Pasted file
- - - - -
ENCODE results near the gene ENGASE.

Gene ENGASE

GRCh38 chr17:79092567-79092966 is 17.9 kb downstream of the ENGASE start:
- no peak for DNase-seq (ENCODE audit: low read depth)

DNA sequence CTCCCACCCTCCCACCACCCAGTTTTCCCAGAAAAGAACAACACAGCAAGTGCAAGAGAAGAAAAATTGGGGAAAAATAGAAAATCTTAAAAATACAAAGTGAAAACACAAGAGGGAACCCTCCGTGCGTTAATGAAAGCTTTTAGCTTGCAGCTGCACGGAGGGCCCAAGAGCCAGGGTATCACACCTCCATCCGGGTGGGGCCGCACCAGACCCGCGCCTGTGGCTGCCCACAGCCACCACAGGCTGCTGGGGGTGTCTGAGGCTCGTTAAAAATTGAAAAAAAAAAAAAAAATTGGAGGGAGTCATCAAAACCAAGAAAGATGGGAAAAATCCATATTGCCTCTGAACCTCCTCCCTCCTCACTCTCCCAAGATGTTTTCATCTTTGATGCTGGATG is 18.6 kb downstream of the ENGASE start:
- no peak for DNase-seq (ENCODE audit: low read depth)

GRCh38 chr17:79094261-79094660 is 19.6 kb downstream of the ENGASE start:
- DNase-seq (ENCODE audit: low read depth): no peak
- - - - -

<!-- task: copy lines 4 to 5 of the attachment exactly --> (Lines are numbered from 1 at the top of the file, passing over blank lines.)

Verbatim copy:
- no peak for DNase-seq (ENCODE audit: low read depth)

DNA sequence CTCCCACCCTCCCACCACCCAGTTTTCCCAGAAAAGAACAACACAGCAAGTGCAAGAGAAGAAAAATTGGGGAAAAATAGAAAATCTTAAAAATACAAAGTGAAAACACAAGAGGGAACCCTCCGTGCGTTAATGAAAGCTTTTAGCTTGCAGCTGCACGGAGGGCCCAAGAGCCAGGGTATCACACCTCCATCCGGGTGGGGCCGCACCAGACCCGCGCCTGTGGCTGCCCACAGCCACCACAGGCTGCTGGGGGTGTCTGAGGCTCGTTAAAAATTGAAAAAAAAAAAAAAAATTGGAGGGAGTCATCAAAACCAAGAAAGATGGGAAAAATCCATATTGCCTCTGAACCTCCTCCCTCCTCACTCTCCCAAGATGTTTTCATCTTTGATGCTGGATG is 18.6 kb downstream of the ENGASE start: